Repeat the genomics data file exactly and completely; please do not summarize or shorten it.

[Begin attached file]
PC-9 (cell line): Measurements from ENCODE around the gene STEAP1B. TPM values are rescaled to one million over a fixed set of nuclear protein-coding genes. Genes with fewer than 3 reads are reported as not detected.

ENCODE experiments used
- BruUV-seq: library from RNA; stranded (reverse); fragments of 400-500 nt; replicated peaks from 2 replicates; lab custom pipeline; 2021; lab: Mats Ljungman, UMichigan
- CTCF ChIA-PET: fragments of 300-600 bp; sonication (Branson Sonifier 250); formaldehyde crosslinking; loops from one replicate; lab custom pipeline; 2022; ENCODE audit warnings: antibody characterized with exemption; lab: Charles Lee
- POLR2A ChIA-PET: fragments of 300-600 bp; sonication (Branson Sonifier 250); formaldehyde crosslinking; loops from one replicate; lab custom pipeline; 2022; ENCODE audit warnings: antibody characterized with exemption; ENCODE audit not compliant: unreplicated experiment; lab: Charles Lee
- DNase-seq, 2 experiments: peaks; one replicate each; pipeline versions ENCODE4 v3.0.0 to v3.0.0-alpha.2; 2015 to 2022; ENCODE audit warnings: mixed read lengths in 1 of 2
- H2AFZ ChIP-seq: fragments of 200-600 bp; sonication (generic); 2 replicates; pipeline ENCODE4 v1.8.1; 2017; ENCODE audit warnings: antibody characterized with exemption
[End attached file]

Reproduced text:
PC-9 (cell line): Measurements from ENCODE around the gene STEAP1B. TPM values are rescaled to one million over a fixed set of nuclear protein-coding genes. Genes with fewer than 3 reads are reported as not detected.

ENCODE experiments used
- BruUV-seq: library from RNA; stranded (reverse); fragments of 400-500 nt; replicated peaks from 2 replicates; lab custom pipeline; 2021; lab: Mats Ljungman, UMichigan
- CTCF ChIA-PET: fragments of 300-600 bp; sonication (Branson Sonifier 250); formaldehyde crosslinking; loops from one replicate; lab custom pipeline; 2022; ENCODE audit warnings: antibody characterized with exemption; lab: Charles Lee
- POLR2A ChIA-PET: fragments of 300-600 bp; sonication (Branson Sonifier 250); formaldehyde crosslinking; loops from one replicate; lab custom pipeline; 2022; ENCODE audit warnings: antibody characterized with exemption; ENCODE audit not compliant: unreplicated experiment; lab: Charles Lee
- DNase-seq, 2 experiments: peaks; one replicate each; pipeline versions ENCODE4 v3.0.0 to v3.0.0-alpha.2; 2015 to 2022; ENCODE audit warnings: mixed read lengths in 1 of 2
- H2AFZ ChIP-seq: fragments of 200-600 bp; sonication (generic); 2 replicates; pipeline ENCODE4 v1.8.1; 2017; ENCODE audit warnings: antibody characterized with exemption